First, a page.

- ISSN :
- 1815-1973 (online)
- DOI :
Working papers from the Economics Department of the OECD that cover the full range of the Department’s work including the economic situation, policy analysis and projections; fiscal policy, public expenditure and taxation; and structural issues including ageing, growth and productivity, migration, environment, human capital, housing, trade and investment, labour markets, regulatory reform, competition, health, and other issues.
The views expressed in these papers are those of the author(s) and do not necessarily reflect those of the OECD or of the governments of its member countries.
Informal Employment in Russia
Definitions, Incidence, Determinants and Labour Market SegmentationClick to Access:
- Hartmut Lehmann1, Anzelika Zaiceva2
- Author Affiliations
- 1: University of Bologna, Italy
- 2: University of Modena, Italy
- 04 Dec 2013
- Bibliographic information
This paper takes stock of informal employment in Russia analysing its incidence and determinants. Using the regular 2003-11 waves and an informality supplement of the Russian Longitudinal Monitoring Survey (RLMS) it develops several measures of informal employment and demonstrates that the incidence varies widely across the different definitions. We also show that the determinants of informal employment are roughly stable across the different measures: workers who are males, relatively young, unskilled and employed in construction and trade and related services have a higher likelihood to have an informal job. We also take a look at the issue of labour market segmentation along the informal-formal divide by estimating an informal-formal wage gap at the means and across the entire wage distributions. We find only weak evidence for labour market segmentation in Russia when estimating an informal-formal wage gap for salaried workers at the mean. The results of quantile regressions show a wage penalty in the lower half of the distribution and no gap in the upper half for informal employees. In contrast, informal self-employed and entrepreneurs have conditional mean wages that are higher than the mean wages for the formally employed. Across the entire wage distribution, however, we find a negative wage gap in the lowest quartile and a strongly positive wage gap in the highest quartile, pointing to a segmented informal sector with a lower free entry tier and an upper rationed tier. This Working Paper relates to the 2014 OECD Economic Survey of the Russian Federation (www.oecd.org/eco/surveys/russia).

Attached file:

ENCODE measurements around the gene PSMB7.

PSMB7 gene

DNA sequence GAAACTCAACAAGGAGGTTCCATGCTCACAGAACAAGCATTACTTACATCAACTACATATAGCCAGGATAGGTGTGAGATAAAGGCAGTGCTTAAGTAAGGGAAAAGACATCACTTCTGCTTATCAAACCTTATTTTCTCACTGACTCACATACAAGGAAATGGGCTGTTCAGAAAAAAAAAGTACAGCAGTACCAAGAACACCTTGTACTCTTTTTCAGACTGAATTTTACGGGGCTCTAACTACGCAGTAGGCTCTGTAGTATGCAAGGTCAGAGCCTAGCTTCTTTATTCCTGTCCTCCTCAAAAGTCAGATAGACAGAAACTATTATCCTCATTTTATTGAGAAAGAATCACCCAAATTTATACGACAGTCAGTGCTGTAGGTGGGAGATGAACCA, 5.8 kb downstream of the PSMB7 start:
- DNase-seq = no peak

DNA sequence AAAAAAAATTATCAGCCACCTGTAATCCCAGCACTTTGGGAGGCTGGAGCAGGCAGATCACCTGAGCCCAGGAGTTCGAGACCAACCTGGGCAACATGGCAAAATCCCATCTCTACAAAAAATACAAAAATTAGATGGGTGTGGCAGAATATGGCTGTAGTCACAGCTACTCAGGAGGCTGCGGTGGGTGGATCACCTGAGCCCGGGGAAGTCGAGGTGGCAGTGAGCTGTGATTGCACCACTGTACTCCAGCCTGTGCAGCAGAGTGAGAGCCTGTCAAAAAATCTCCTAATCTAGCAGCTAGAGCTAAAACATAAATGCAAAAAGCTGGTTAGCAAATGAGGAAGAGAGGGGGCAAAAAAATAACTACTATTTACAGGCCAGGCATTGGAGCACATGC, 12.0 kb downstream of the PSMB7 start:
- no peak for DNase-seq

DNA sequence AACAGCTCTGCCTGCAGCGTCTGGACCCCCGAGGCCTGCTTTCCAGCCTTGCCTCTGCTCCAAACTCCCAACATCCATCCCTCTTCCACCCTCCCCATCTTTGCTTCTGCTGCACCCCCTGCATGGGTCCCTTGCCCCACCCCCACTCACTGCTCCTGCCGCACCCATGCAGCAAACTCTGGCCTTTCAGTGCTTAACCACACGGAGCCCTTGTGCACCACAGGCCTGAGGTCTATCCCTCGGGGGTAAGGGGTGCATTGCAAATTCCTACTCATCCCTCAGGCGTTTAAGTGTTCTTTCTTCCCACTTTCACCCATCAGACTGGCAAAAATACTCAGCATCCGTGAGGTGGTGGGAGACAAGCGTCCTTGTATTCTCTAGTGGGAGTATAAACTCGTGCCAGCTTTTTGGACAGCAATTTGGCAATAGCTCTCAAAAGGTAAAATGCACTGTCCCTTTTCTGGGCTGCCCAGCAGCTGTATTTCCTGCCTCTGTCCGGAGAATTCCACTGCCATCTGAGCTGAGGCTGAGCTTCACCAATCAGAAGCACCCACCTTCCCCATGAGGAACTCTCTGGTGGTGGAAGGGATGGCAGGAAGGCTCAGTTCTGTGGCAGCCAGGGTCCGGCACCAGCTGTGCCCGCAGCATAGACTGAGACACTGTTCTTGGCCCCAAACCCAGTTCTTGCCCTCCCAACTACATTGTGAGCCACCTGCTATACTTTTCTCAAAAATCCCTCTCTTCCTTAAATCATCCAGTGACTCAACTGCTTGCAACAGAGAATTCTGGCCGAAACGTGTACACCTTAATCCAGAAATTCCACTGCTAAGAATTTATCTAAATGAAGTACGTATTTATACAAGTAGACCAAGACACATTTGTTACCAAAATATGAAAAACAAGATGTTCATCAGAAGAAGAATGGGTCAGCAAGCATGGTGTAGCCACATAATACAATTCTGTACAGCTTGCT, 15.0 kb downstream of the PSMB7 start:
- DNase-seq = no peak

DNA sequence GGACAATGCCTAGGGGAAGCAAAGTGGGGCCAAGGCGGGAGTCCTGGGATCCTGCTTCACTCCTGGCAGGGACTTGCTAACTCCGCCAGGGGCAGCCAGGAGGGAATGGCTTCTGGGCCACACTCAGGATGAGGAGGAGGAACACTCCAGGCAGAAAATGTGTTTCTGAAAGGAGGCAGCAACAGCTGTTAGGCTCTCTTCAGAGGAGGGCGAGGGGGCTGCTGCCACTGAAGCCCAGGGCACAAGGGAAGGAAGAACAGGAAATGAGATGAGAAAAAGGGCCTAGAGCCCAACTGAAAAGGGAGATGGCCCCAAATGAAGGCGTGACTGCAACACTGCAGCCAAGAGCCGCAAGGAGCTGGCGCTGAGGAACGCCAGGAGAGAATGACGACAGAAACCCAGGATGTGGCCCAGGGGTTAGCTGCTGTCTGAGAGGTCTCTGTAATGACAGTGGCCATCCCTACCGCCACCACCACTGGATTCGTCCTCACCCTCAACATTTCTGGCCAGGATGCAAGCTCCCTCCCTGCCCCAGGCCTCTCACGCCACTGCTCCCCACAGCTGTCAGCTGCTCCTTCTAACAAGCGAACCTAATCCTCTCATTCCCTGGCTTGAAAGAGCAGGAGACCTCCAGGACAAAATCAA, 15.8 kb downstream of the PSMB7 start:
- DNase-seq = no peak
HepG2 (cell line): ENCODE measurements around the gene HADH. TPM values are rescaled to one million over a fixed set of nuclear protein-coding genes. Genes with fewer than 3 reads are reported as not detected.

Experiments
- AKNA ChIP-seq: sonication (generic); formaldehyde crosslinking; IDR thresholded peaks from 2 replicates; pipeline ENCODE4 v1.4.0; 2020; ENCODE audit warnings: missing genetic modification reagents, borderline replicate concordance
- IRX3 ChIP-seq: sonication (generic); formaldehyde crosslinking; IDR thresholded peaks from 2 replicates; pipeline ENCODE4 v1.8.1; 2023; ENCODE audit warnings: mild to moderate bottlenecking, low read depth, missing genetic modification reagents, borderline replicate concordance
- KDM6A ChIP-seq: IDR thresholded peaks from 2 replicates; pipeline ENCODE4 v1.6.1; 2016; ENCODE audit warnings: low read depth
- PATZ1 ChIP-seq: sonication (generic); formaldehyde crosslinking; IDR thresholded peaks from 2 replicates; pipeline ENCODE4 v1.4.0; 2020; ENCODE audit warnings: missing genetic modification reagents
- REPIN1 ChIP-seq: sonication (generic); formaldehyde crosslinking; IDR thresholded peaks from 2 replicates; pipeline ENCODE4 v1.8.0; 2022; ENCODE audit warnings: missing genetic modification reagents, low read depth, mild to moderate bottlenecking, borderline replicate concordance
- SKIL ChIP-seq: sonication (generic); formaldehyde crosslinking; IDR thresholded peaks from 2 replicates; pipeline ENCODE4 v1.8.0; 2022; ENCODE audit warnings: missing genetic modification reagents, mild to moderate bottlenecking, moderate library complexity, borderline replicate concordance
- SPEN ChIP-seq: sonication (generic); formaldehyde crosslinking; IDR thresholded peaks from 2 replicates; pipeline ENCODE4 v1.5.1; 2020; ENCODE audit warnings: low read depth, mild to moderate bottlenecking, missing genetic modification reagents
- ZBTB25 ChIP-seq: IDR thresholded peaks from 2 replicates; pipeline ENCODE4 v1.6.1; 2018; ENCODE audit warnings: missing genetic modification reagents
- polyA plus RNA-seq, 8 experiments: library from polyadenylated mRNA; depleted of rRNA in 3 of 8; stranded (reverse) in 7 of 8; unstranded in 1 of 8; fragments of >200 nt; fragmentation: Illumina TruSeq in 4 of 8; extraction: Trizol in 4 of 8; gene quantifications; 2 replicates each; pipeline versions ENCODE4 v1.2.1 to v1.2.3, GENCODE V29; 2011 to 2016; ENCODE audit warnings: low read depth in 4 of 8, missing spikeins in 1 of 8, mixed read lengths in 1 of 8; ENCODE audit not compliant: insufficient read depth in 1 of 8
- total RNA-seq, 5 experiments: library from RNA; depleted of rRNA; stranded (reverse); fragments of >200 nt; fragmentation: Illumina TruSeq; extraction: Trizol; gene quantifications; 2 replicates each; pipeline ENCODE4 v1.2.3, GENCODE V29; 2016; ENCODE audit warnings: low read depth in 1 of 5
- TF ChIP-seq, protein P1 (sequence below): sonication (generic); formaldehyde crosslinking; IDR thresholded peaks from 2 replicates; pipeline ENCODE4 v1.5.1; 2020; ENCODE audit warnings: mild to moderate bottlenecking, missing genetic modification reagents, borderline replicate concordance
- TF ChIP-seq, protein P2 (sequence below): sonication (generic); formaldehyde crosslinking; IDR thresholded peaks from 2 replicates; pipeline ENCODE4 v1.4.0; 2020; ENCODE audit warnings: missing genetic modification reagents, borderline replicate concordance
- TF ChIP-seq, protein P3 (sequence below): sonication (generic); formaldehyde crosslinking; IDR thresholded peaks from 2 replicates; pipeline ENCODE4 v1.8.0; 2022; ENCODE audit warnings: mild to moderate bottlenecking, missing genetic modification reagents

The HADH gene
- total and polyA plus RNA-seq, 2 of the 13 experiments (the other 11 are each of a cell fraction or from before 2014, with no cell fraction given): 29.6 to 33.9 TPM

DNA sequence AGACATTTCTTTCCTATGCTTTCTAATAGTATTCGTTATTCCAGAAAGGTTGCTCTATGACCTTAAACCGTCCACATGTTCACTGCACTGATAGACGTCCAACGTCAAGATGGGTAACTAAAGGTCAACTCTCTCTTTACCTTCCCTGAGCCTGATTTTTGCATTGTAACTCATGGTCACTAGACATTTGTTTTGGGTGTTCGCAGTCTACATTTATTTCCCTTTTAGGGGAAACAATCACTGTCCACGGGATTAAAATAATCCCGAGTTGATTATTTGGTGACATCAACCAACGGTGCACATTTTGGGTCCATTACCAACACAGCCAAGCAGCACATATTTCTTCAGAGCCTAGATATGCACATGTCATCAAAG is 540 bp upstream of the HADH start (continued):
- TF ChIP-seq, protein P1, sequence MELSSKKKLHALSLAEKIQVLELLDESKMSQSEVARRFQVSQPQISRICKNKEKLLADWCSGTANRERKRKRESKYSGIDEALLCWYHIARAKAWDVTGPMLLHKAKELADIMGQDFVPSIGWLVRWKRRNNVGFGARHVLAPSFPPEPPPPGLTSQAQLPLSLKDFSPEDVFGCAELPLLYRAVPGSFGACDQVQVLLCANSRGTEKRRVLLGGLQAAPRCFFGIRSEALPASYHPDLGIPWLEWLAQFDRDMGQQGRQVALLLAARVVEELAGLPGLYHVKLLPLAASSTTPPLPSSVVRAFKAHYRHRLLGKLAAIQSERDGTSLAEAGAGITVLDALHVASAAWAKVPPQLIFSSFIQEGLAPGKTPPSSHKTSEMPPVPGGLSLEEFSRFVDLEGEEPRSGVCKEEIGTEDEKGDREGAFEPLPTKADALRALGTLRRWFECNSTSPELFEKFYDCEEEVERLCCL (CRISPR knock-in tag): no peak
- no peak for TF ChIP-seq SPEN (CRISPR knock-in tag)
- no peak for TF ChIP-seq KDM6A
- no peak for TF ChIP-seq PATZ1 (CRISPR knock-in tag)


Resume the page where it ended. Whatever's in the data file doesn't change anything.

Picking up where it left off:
- JEL Classification:
- J31: Labor and Demographic Economics / Wages, Compensation, and Labor Costs / Wage Level and Structure; Wage Differentials
- J40: Labor and Demographic Economics / Particular Labor Markets / General
- P23: Economic Systems / Socialist Systems and Transitional Economies / Factor and Product Markets; Industry Studies; Population